- Stress and hair loss. Hair loss increases during stressful times. Male pattern balding or alopecia areata, as well as telogen effluvium — where multiple hair cells enter the resting phase and cause significant hair loss are both associated with stress.
- Bad for your stomach. A stomach ache which comes on and off and interferes with the daily functioning of one’s life can be pinpointed to stress.
- Keep you up at nights. Stress interferes with normal sleep patterns and may keep you tossing and turning in bed. You may be unable to go to bed or may wake up earlier than normal because of the stress.
- Stress and poor breathing. Stress hampers your breathing and, therefore, the amount of oxygen entering your body. Lack of oxygen to the brain leads to inability to concentrate and focus on mental tasks and productivity at work may suffer.
Anxieties and concerns and about one’s close relationships could prove to be a chronic stressor that can compromise immunity, a new study has found.
In the study, researchers asked married couples to complete questionnaires about their relationships and collected saliva and blood samples to test participants’ levels of a key stress-related hormone and numbers of certain immune cells.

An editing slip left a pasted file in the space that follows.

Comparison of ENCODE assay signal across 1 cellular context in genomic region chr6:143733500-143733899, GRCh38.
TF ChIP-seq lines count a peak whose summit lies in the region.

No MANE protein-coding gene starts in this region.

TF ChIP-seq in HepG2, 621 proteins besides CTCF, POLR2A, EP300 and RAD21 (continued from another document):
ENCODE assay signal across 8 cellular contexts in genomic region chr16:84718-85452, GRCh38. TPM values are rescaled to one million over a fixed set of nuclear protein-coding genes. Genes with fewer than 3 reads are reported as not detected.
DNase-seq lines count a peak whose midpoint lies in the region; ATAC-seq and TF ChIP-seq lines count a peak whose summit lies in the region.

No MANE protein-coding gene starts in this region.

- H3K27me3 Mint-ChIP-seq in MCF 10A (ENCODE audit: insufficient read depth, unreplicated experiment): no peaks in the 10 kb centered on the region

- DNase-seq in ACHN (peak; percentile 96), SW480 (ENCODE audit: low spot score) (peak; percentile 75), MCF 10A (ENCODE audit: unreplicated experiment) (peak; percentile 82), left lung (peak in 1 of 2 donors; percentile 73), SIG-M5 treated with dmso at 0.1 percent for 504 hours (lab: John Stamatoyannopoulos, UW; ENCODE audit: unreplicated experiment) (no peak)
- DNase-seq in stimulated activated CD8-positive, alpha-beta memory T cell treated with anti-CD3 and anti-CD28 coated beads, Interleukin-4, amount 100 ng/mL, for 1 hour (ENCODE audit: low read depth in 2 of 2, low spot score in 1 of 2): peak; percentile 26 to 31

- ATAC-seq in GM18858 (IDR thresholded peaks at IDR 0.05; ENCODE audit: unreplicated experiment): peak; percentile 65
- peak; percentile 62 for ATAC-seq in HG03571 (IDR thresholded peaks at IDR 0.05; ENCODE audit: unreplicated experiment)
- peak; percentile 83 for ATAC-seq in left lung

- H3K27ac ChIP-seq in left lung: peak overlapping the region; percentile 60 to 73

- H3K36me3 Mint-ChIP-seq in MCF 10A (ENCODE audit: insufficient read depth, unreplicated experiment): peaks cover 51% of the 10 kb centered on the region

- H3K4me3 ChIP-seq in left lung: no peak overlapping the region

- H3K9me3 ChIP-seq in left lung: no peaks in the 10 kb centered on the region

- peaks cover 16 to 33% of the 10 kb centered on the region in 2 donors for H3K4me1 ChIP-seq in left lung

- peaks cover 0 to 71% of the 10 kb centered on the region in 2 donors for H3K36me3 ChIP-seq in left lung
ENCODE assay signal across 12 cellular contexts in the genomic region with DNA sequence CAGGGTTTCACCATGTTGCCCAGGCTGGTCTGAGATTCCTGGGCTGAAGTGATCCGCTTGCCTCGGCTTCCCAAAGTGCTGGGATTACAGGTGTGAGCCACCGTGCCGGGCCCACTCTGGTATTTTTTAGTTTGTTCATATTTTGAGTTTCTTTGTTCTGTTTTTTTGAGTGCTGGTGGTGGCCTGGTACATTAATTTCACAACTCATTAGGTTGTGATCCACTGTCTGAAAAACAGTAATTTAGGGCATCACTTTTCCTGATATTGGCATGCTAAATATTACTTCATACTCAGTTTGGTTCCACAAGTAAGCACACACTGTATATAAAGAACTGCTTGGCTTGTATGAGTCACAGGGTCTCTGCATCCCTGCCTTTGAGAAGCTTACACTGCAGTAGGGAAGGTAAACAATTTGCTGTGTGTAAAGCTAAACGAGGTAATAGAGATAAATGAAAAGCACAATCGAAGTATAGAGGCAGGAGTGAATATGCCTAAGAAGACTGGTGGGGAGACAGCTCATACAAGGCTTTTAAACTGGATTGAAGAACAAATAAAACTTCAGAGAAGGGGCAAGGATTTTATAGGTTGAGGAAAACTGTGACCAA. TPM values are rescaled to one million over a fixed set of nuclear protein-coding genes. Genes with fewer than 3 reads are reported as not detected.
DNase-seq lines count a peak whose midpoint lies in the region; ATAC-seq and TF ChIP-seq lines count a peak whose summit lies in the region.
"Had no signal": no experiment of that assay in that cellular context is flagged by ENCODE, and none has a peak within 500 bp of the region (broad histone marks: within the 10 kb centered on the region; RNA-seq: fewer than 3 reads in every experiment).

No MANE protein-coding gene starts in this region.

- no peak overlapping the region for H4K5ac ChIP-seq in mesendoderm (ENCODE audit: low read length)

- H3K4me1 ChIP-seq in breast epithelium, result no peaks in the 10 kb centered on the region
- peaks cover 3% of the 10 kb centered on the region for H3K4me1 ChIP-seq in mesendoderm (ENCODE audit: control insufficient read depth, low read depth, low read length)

The research focused on attachment anxiety. Those who are on the high end of the attachment anxiety spectrum are excessively concerned about being rejected, have a tendency to constantly seek reassurance that they are loved, and are more likely to interpret ambiguous events in a relationship as negative.
Married partners who were more anxiously attached produced higher levels of cortisol, a steroid hormone that is released in response to stress, and had fewer T cells – important components of the immune system’s defense against infection – than did participants who were less anxiously attached.
Strong partnerships can help us avoid illness, adopt healthier habits, and even live longer, while on the other hand, troubled relationships tend to breed stress and weaken immunity, a study has found.
“So many factors affect our health, whether it’s the behaviors we exhibit toward each other or the habits that we pass on to each other,” Foc News quoted psychologist Maryann Troiani, co-author of Spontaneous Optimism as saying.
So whether you’re dating casually, shacking up, or already married, keep in mind the key ways your romantic bond may influence your mind and body.
Try watching your weight, as it’s a common belief that couples “let themselves go” after pairing off, and there may be something to it.
According to a 2012 review, people tend to gain weight as they settle into marriage and lose weight when a marriage ends.